Salt Pork question
Posted 17 April 2011 - 08:41 AM
I made my own salt pork, using the recipe from Ruhlman's Charcuterie. Now it is sitting in the fridge in a little container, and it is kind of weeping liquid -- it is sitting in a little pool of its own exuded juices. Is this normal? i've never bought salt pork in the store before (this was something I did with the trimmings from my pork belly that was made into pancetta), so I have no idea what it is supposed to look/taste/behave like...
Posted 17 April 2011 - 09:42 AM
If it's not curing then I'd say that's not normal.
Posted 17 April 2011 - 10:05 AM
Posted 17 April 2011 - 10:25 AM
Also if the liquid looks icky cloudy and or slimy.
If in doubt, toss, but IMO you should be fine to use it soon, I guess you just made it recently? As long as you're still within a reasonable fridge storage window for meat (meaning, you would still cook it if it were in the fridge for that long raw) I'd not be concerned too much.
- Thomas Keller
Diablo Kitchen, my food blog
Posted 17 April 2011 - 11:31 AM
However, it keeps better if it doesn't sit in the exuded liquid.
I have two or three of these also one like this larger blue one
I put it inside a zip type plastic bag, place the salt pork on it and seal the bag, squeezing out as much air as possible.
I use them for a couple of other things that tend to weep during storage and which I want to keep out of the exudate.
I wash them in the dishwasher, top shelf.
The large blue one is also handy for a couple of other tricks.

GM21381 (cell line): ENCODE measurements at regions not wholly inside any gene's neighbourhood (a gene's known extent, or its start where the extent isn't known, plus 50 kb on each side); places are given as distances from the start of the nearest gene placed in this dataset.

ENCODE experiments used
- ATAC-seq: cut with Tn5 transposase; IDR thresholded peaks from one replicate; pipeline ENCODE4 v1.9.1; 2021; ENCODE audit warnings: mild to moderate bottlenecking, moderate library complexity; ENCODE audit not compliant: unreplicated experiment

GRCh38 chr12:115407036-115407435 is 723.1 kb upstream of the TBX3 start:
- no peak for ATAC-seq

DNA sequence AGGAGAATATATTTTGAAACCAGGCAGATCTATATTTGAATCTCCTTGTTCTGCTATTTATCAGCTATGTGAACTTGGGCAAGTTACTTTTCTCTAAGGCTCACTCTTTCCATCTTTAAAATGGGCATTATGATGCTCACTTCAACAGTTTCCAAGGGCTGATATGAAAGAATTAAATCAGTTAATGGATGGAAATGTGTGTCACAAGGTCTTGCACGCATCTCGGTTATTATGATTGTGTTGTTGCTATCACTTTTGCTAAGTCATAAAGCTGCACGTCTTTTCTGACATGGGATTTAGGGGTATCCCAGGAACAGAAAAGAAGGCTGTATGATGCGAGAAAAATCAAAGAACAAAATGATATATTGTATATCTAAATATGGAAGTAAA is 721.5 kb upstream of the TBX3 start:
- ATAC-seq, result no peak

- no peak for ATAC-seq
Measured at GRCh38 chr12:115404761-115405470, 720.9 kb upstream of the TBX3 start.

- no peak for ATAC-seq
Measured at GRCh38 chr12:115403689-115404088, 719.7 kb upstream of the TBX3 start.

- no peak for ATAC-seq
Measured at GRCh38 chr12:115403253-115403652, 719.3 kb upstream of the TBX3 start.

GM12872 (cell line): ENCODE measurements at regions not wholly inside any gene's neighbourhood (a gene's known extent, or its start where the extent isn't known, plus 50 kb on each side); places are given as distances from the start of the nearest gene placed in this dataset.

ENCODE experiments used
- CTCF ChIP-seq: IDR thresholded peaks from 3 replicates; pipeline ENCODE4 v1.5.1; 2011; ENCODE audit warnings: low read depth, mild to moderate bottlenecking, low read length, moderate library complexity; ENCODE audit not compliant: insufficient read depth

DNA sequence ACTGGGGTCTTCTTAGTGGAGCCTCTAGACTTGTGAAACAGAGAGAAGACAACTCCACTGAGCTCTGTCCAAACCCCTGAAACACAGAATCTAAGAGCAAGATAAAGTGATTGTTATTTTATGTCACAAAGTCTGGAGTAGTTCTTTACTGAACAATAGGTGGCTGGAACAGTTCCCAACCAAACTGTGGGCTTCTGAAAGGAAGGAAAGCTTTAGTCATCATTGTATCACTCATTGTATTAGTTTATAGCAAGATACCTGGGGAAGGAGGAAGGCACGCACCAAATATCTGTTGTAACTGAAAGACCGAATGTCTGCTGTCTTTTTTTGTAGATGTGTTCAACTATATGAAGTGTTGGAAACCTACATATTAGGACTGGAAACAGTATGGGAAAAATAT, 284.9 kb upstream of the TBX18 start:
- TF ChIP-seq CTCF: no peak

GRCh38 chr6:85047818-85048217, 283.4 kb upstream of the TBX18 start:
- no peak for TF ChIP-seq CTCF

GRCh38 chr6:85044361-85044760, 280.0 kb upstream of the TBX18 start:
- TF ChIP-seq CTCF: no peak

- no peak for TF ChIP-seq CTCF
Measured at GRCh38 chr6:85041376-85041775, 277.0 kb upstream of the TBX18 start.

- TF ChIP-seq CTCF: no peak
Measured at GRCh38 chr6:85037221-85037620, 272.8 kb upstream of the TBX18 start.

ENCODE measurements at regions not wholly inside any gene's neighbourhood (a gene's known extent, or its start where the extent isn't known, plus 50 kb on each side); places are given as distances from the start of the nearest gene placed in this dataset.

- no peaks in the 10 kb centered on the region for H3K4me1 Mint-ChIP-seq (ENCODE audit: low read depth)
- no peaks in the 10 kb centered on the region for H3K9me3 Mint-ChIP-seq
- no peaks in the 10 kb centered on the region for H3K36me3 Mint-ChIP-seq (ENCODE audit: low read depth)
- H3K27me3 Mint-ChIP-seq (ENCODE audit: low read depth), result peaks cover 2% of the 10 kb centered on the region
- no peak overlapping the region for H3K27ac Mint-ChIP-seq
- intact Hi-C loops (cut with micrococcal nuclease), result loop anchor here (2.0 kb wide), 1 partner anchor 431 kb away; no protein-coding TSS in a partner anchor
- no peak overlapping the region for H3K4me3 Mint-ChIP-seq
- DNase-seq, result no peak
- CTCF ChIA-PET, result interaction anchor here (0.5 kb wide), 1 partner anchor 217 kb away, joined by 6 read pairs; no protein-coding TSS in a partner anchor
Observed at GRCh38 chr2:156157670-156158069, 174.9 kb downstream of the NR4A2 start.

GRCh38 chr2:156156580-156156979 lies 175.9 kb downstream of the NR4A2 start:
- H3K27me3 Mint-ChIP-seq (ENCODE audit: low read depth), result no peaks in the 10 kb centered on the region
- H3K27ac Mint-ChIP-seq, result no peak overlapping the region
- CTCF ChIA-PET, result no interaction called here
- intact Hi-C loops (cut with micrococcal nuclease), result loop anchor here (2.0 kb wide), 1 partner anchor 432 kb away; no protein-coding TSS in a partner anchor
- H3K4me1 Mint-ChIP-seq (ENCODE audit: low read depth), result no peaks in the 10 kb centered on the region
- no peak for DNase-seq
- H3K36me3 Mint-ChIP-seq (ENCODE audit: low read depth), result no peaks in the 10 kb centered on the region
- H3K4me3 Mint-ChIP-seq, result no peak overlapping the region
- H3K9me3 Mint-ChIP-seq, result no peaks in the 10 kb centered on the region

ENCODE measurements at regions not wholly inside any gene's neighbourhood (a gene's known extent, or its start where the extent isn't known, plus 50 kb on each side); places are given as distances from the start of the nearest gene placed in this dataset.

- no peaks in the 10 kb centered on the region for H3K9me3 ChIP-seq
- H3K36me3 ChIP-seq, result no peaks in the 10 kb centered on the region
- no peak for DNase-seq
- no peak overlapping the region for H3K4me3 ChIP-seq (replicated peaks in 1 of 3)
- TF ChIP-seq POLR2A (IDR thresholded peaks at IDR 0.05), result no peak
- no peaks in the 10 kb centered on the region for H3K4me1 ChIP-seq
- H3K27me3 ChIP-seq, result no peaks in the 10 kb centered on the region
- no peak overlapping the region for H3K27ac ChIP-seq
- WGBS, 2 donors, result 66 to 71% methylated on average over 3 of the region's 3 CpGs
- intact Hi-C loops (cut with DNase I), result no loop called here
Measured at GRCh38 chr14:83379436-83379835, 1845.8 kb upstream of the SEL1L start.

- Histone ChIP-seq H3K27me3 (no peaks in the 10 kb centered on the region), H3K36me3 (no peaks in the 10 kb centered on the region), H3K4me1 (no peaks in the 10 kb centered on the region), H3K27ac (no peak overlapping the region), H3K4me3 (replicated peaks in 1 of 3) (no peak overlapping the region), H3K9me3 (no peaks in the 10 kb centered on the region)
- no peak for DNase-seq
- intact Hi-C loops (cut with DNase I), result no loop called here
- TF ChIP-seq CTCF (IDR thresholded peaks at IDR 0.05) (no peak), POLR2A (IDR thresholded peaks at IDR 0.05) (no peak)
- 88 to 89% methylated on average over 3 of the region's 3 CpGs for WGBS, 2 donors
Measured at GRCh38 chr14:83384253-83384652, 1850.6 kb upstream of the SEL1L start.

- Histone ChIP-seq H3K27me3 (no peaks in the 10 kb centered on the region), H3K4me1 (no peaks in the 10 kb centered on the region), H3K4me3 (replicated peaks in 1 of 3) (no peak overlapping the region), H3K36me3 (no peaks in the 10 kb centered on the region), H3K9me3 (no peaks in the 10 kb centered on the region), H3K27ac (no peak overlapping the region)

Edited by andiesenji, 17 April 2011 - 11:32 AM.
Posted 17 April 2011 - 05:59 PM
Posted 17 April 2011 - 07:39 PM
I use it in greens, usually rendering it a bit first.
I chop it in very small dice and use it in any recipe that calls for pancetta because it is a lot easier to find.
I also chop it fine and use it with ground beef and/or ground turkey in meat loaf to add both flavor and moisture.
I slice it and use it for barding on game and on meat roasts that don't have a lot of internal fat - on turkey.
(Yesterday America's Test Kitchen roasted a turkey exactly this way.)
I use a larding needle to insert it into those denser roasts, venison, bison, elk, beef round, etc.
You push the hollow needle into the salt pork, rotate it if it doesn't go all the way through, to separate the piece, withdraw it, stick it into the meat your are larding and push the thumb piece on the side as you withdraw the needle.
Posted 27 May 2012 - 04:55 PM
I intend to use it in chowders and baked beans. Excited!